Preparation: 1 hour and 45 minutes
My nourishing smoothie makes an energizing snack rich in vitamins, antioxidants, and fiber—and my family likes it!
Blueberries, one of the richest sources of antioxidants around, are also a good source of fiber, which has been shown to improve digestive health and prevent constipation. Blueberries also have useful amounts of vitamin C, potassium, calcium, and magnesium, and raspberries contain calcium, fiber, and folate. Berries contain powerful antioxidant phytochemicals that decrease inflammation.
Combine all ingredients in blender and blend until smooth. For a little extra flavor, add a few drops of vanilla extract. If desired, add honey to sweeten.
Preparation: 10 minutes
Muffin tins are not just for muffins and cupcakes!
These fabulous egg bites are perfect for those busy mornings. Make a batch on the weekend, or the night before and enjoy a quick and easy breakfast. Or throw a couple in a cooler and take them with you for a nutritious mid-morning snack. Millet is thought to have originated in Ethiopia, where it has been used since prehistoric times. Although it has been in use in India, Africa and Asia since ancient times and in Eastern Europe since the middle ages, it has only recently begun to be appreciated in Western Europe and North America. Millet is an excellent source of copper, phosphorus, manganese and magnesium. These minerals help it to provide heart protective benefits, as well as help to repair tissues and lower the risk of Type 2 Diabetes.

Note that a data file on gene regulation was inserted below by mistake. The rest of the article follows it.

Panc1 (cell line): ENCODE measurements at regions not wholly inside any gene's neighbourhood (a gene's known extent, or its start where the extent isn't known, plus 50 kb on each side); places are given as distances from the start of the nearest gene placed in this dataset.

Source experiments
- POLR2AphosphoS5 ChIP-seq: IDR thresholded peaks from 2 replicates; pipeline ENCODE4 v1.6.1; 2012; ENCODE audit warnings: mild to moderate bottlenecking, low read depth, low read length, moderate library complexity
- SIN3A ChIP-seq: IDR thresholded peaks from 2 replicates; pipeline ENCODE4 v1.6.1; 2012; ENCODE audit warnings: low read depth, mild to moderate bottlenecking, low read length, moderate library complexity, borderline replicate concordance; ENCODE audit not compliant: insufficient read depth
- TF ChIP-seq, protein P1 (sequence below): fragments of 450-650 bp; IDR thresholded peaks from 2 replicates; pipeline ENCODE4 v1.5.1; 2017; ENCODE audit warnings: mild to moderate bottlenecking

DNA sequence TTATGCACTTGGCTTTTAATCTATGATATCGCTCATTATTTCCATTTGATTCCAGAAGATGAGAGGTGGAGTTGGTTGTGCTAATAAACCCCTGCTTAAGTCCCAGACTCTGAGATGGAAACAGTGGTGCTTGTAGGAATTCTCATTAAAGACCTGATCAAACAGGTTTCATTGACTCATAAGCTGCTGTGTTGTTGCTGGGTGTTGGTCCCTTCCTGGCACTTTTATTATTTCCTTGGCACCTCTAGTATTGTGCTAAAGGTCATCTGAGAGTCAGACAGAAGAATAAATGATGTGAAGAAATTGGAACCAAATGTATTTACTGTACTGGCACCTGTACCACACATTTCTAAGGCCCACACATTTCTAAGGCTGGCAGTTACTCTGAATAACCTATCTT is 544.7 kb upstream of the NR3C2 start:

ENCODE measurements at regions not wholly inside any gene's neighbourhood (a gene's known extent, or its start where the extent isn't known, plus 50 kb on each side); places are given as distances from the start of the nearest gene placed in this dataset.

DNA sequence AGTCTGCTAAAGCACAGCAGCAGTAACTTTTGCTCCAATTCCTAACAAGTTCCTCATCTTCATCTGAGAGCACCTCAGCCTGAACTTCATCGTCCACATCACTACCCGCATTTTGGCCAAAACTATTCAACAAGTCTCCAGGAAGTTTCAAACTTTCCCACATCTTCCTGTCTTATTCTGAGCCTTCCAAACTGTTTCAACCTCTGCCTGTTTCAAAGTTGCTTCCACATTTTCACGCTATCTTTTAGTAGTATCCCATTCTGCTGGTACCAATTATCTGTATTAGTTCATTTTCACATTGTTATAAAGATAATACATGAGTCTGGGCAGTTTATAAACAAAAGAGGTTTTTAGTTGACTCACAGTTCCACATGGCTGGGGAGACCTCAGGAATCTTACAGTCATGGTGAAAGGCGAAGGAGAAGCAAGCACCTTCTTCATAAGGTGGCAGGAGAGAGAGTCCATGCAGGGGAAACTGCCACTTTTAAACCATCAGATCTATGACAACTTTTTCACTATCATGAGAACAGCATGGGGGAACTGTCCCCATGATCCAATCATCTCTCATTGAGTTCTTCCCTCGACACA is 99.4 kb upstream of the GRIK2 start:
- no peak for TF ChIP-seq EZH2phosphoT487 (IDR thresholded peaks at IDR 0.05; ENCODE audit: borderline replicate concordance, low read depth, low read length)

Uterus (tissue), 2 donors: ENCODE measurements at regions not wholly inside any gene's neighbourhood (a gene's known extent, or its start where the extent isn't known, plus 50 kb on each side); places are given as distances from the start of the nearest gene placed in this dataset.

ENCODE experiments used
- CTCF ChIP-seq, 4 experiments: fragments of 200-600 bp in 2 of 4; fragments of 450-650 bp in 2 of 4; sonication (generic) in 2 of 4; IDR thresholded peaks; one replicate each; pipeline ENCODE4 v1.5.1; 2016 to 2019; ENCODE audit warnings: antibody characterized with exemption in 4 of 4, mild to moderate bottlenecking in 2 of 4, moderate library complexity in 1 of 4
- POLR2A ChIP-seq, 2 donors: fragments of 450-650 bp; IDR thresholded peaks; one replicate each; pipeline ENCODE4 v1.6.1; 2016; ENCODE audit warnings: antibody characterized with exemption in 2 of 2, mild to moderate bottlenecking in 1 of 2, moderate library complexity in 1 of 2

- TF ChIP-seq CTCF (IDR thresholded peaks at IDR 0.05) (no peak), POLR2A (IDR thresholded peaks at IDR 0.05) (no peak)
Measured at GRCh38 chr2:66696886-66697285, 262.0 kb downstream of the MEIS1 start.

Roughly chop spinach. Chop mushrooms and green onions. Peel and press garlic.
Preheat oven to 350˚. Oil muffin tin or use liners if you prefer.